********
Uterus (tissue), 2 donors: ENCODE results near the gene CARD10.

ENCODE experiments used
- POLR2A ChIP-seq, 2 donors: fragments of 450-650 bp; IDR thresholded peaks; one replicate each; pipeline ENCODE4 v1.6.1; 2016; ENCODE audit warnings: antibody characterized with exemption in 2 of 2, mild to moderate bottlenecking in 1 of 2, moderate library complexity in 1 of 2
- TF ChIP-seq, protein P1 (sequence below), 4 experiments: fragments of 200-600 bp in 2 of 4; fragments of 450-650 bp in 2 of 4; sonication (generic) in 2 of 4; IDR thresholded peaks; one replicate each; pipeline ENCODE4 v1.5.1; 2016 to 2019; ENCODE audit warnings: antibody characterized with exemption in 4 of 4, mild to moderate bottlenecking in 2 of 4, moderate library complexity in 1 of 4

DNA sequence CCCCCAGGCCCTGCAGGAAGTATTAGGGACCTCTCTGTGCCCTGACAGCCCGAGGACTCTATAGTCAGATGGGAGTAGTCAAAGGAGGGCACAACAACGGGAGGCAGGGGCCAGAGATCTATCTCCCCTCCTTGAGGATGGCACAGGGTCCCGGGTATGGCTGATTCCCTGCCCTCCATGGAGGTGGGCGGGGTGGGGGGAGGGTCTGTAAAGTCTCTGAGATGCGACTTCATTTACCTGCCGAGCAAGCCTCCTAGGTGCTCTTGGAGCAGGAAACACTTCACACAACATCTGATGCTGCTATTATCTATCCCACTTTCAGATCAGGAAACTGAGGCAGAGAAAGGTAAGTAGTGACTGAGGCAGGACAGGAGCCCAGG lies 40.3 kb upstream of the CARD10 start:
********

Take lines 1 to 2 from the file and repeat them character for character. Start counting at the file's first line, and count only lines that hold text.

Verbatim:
Uterus (tissue), 2 donors: ENCODE results near the gene CARD10.

ENCODE experiments used